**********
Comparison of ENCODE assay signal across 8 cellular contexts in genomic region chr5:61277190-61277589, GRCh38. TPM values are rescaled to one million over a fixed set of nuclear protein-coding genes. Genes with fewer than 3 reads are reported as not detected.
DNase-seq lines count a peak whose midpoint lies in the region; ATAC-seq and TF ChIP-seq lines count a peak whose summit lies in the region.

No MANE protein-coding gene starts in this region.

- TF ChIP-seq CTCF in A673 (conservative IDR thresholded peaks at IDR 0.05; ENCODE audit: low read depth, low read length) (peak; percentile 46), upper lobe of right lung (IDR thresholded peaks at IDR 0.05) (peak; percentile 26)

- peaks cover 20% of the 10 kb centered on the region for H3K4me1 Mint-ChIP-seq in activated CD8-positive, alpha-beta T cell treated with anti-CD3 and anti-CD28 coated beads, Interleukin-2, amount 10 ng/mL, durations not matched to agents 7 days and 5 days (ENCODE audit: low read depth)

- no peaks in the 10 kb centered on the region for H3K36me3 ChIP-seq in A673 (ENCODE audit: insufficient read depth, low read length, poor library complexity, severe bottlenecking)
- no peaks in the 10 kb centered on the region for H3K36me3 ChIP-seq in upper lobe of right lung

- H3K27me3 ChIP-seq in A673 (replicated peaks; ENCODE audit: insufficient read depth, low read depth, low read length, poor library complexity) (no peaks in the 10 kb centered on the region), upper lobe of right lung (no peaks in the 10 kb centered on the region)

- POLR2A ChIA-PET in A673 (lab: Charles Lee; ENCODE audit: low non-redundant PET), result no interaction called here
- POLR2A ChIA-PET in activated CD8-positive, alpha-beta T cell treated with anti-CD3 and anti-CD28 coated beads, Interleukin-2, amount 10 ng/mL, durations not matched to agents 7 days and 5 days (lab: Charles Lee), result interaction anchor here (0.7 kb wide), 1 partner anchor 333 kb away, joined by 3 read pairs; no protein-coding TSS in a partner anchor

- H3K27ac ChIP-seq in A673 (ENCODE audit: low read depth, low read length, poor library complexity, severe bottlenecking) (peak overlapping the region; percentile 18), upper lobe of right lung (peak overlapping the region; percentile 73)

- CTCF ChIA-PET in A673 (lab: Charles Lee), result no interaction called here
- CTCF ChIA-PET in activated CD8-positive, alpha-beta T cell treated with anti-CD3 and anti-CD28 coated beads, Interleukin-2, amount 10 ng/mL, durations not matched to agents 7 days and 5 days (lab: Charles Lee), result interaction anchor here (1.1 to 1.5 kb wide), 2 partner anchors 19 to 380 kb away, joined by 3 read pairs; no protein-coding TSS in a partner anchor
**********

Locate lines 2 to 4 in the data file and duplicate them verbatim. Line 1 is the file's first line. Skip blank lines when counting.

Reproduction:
DNase-seq lines count a peak whose midpoint lies in the region; ATAC-seq and TF ChIP-seq lines count a peak whose summit lies in the region.

No MANE protein-coding gene starts in this region.

- TF ChIP-seq CTCF in A673 (conservative IDR thresholded peaks at IDR 0.05; ENCODE audit: low read depth, low read length) (peak; percentile 46), upper lobe of right lung (IDR thresholded peaks at IDR 0.05) (peak; percentile 26)